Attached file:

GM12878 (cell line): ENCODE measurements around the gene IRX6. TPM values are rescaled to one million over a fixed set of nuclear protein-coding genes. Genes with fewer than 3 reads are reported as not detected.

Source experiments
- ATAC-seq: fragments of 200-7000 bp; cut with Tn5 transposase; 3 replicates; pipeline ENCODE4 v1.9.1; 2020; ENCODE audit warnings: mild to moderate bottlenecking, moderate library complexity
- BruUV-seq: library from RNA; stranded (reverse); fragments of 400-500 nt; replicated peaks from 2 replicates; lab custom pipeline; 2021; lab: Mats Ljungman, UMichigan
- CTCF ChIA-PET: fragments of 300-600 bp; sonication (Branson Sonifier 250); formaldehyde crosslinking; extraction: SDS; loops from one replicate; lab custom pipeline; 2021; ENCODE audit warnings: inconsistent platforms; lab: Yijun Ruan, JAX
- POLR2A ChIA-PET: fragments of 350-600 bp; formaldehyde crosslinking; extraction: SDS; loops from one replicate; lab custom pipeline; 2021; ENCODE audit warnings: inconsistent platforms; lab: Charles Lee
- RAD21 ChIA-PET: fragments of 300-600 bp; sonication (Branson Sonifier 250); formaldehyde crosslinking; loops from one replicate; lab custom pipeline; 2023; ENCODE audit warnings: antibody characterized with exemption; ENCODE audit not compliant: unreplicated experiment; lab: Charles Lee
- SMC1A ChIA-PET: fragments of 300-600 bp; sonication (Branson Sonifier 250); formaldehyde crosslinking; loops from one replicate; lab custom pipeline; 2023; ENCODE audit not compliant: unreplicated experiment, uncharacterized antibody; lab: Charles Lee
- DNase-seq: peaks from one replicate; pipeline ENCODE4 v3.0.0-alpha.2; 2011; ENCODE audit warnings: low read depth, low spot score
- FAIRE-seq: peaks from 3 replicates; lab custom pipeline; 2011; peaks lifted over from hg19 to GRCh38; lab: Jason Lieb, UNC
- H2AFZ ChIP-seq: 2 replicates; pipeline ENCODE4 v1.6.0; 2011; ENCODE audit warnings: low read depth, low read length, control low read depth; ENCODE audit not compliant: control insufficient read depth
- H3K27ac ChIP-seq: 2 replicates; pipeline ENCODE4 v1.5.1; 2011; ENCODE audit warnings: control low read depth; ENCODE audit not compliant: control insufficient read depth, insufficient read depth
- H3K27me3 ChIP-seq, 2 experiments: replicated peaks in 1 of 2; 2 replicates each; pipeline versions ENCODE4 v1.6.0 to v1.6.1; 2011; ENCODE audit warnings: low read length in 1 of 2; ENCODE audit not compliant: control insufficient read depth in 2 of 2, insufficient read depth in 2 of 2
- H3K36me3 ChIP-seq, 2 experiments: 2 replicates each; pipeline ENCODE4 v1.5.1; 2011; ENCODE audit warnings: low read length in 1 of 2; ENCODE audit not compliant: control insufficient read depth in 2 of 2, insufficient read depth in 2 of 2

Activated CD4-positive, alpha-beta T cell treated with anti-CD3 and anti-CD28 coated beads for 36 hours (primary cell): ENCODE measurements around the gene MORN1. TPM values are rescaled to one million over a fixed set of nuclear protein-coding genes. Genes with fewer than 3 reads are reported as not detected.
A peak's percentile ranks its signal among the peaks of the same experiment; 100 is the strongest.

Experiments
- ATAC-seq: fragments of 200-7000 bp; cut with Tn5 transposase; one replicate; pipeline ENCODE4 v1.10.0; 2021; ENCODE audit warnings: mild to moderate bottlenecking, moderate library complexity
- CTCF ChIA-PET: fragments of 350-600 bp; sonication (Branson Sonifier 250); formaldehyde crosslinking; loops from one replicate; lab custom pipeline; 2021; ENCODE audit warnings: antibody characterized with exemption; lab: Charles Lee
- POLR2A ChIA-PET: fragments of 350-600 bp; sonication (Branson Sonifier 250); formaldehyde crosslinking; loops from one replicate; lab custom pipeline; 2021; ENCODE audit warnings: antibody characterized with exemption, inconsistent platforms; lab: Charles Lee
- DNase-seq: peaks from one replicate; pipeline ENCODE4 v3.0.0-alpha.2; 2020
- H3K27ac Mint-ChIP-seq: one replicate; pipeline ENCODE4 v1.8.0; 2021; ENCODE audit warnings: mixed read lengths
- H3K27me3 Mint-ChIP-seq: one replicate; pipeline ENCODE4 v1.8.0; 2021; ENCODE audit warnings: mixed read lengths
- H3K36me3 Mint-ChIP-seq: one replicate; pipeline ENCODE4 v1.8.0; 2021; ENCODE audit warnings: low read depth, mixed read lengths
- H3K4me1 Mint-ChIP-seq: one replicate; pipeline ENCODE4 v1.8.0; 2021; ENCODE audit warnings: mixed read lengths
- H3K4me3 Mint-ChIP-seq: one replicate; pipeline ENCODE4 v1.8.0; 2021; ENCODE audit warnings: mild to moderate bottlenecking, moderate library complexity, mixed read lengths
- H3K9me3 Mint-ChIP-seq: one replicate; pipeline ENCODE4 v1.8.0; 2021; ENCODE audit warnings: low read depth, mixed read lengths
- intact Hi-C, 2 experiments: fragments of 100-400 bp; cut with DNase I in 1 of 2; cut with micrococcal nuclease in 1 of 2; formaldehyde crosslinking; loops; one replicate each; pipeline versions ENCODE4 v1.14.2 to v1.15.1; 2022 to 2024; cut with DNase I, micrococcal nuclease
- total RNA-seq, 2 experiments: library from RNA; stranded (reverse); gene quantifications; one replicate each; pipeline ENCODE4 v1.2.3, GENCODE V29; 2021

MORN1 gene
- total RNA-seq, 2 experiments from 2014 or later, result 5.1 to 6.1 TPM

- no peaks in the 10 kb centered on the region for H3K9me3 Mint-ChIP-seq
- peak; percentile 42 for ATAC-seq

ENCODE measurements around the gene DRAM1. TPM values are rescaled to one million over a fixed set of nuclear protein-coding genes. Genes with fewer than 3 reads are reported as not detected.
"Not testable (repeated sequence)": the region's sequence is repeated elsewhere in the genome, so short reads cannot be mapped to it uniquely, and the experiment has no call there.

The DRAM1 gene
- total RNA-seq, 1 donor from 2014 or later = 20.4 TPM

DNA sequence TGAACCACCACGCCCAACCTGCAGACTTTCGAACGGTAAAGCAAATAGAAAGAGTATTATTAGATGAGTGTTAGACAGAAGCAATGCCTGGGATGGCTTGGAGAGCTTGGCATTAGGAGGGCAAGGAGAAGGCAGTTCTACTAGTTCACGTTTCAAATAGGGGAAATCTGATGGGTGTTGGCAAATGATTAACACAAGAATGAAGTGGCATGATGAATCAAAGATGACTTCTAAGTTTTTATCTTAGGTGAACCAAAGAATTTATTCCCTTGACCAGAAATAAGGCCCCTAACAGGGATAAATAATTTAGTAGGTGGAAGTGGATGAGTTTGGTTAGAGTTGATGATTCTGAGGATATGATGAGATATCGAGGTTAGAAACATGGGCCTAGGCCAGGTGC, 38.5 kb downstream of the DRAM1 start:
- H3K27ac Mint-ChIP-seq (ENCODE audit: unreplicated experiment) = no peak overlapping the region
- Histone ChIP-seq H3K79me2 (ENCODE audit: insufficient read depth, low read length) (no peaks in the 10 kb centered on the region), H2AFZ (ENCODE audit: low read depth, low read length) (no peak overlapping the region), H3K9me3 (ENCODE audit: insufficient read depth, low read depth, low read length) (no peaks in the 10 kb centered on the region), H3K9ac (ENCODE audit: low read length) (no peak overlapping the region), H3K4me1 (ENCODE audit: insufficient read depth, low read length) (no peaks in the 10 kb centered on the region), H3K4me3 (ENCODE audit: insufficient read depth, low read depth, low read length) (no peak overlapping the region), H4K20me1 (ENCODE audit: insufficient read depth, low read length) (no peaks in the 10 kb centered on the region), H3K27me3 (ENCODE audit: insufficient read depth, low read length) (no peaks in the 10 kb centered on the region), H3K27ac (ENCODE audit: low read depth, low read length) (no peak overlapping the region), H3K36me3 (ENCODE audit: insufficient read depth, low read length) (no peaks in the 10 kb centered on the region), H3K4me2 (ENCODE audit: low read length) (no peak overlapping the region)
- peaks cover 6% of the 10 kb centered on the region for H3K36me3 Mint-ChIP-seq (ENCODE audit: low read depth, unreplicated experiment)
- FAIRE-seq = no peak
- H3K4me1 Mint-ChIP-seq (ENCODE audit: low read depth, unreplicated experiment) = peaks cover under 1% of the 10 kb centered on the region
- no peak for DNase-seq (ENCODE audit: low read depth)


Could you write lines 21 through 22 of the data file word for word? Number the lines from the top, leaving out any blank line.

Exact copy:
- DNase-seq: peaks from one replicate; pipeline ENCODE4 v3.0.0-alpha.2; 2020
- H3K27ac Mint-ChIP-seq: one replicate; pipeline ENCODE4 v1.8.0; 2021; ENCODE audit warnings: mixed read lengths